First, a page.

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High-tech cancer center opens doors

The newly completed Good Samaritan Cancer Center uses nature to create  a supportive setting for  patients. Photo by Teresa McCallion -
The newly completed Good Samaritan Cancer Center uses nature to create a supportive setting for patients. Photo by Teresa McCallion
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By Teresa McCallion

The Courier-Herald

The new Good Samaritan Cancer Center is designed not only to bring cancer care departments and services under one roof, but to do it in an environment that is conducive to healing.

The public will have an opportunity to view the results of the $16 million project Saturday from 10 a.m. to 2 p.m.

The facility, located at 400 15th Avenue S.E in Puyallup, is part of Good Samaritan Hospital's multi-phase, $220 million development plan. In December, the hospital opened a new West Wing Clinical Unit, featuring four surgery suites and a 14-bed intensive care unit. The next project involves expanded cardiovascular services and a new 150,000-square-foot emergency department and patient care pavilion.

The hospital is a comprehensive, private not-for-profit medical center serving the growing population of the greater Puget Sound region.

"We've always done a great job treating cancer, now we can do it in a state-of-the-art center," said George A. , president and chief executive officer of Good Samaritan Hospital.

Some of the world's most advanced cancer diagnostic technology, chemotherapy and radiation treatment services will be housed within the 37,000-square-foot facility. The integrated center will also include an expanded cancer research laboratory and extensive support services for both patients and their caregivers.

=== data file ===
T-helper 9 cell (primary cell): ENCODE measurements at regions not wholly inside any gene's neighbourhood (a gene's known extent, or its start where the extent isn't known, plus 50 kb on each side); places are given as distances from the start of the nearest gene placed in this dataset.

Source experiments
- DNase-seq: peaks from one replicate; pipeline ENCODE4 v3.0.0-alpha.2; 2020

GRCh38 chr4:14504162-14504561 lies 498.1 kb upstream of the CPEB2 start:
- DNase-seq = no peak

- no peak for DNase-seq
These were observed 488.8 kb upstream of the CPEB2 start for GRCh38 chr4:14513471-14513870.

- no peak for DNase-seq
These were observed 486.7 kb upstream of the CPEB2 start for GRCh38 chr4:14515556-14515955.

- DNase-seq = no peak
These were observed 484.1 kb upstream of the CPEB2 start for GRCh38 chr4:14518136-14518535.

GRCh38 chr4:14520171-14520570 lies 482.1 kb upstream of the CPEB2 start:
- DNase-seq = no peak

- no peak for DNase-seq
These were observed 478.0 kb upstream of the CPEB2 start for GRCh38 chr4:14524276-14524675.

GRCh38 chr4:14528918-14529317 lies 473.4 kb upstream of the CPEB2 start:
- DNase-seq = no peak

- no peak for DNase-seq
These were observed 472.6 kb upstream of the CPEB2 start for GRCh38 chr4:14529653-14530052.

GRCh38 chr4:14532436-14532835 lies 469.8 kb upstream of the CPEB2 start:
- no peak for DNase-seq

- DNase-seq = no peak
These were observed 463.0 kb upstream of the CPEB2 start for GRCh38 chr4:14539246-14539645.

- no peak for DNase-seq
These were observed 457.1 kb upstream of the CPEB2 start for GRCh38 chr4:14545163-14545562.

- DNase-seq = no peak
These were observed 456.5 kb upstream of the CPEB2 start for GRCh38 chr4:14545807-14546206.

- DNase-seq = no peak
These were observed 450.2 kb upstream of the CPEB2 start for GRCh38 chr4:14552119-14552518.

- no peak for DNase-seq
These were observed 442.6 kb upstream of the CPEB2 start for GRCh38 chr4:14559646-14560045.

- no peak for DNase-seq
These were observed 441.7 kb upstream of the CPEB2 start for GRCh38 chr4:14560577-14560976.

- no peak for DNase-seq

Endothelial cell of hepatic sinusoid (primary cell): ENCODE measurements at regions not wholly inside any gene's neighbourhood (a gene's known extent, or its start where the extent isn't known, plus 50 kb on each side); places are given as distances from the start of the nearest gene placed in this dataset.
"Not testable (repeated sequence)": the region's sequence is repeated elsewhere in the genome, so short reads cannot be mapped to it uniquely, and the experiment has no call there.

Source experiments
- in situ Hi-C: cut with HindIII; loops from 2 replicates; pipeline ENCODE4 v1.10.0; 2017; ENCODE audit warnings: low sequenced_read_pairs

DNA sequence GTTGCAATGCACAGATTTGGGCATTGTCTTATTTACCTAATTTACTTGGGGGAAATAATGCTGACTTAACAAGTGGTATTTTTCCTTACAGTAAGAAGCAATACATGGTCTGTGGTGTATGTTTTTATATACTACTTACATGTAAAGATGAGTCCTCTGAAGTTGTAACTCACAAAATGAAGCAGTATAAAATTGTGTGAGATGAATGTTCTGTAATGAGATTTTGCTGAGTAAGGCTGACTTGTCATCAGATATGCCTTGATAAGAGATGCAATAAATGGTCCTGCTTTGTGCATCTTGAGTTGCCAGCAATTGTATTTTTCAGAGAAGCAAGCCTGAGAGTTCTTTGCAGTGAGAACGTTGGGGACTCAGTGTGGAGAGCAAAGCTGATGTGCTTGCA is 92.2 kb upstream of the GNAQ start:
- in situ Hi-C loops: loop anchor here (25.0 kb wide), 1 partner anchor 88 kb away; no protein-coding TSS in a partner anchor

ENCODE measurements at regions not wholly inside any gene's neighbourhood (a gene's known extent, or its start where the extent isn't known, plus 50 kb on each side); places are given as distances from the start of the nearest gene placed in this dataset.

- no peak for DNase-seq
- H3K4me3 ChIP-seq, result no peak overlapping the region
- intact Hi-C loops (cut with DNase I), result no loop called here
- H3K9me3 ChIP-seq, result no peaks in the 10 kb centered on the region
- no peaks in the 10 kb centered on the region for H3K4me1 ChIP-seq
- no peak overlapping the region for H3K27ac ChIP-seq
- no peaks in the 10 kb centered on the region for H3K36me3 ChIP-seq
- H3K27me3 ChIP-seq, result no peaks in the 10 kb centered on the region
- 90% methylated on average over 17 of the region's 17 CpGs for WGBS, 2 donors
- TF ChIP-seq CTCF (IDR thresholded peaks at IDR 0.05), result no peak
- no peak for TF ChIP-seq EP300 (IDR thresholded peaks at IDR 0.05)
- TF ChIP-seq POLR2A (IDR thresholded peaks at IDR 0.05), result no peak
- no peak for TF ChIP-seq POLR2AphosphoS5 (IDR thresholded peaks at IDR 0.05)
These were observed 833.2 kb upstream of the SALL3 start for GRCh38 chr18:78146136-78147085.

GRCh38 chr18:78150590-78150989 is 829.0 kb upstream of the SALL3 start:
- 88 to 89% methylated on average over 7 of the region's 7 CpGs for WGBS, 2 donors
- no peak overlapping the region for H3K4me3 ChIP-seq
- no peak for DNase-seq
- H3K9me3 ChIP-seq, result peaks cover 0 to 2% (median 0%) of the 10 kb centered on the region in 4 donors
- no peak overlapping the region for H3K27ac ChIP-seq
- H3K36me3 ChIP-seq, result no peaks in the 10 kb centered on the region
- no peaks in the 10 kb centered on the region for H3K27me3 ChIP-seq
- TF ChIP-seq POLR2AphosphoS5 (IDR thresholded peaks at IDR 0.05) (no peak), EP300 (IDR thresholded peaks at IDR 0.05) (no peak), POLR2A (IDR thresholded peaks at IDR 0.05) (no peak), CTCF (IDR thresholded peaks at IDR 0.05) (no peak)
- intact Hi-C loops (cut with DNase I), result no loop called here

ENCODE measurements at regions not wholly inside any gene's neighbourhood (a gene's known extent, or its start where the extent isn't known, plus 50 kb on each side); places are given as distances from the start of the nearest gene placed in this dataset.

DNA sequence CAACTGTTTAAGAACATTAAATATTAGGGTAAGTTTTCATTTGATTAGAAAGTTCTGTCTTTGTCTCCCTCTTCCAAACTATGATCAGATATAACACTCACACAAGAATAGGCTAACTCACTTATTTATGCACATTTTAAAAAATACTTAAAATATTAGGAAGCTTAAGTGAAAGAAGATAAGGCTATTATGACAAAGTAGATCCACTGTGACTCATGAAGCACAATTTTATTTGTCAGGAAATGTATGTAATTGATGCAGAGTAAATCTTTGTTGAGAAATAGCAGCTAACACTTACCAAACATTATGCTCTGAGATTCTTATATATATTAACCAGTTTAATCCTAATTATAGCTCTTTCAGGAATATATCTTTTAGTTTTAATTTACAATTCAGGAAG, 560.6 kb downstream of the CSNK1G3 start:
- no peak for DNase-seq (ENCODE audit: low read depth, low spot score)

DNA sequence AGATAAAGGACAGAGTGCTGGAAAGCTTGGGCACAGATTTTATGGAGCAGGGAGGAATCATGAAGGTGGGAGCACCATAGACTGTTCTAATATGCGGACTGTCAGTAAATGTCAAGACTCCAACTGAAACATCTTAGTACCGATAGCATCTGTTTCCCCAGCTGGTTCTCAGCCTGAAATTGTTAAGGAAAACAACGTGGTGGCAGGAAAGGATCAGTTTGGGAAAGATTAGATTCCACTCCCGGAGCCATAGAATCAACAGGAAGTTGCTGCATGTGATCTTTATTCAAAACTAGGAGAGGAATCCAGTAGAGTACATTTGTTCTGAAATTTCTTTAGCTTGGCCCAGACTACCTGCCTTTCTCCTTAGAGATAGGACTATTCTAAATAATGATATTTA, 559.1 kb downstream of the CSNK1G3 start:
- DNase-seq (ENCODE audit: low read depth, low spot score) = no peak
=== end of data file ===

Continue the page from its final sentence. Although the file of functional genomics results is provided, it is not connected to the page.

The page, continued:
The project represents the culmination of 15 to 20 years of effort, oncologist and hematologist Dr. Richard Ostenson said.

"It is an enormous step forward," he added, recalling the cramped office space and multiple locations the new center replaces. The new research lab, previously located in a small house, will provide access to clinical trials.

Jason McCleary, architect and designer for Kaplan McLaughlin Diaz, said the prevailing concept for the cancer center is hope. Extensive research into the physical environment of a hospital provided the basis for numerous design decisions meant to bring order out of the "dis-order" of cancer.

From the water feature at the entrance to the numerous windows providing sweeping vistas of the valley, the center creates a supportive setting that designed to have a positive effect on patient's outcomes and improve overall healthcare quality, McCleary said. More than 50 pieces of artwork, provided at a discount by local artisans, grace the walls and alcoves.

Chemotherapy patients are already receiving treatments in the warm, sun-filled infusion center. Evidence suggests natural light, calming nature views and a communal environment can be effective in reducing stress and provide a positive benefit for patients. Of the 100 to 125 patients a day treated in the west-facing lounge, approximately 40 are receiving chemotherapy.

In addition to Good Samaritan Hospital, the new center combines several of the region's leading cancer care providers under one roof. Advanced technology such as the combined PET/CT (positron emission tomography/computerized tomography) scanner, allows doctors to merge anatomic images with physiological and metabolic data. Offered as part of Rainier Oncology Professional Services and Tacoma Valley Radiation Oncology, it is the first of its kind in the South Sound. In addition, two linear accelerators, used primarily to treat prostate cancer, will increase the number of patients the providers can see from approximately 50 a day to 80.

Much of the money to build the facility was raised by the Good Samaritan Foundation. Although the group has already contributed $5 million, they are still working to raise the final $850,000 for the center.

For more information about the open house, go to www.goodsamhealth.org or call 253-697-4040.

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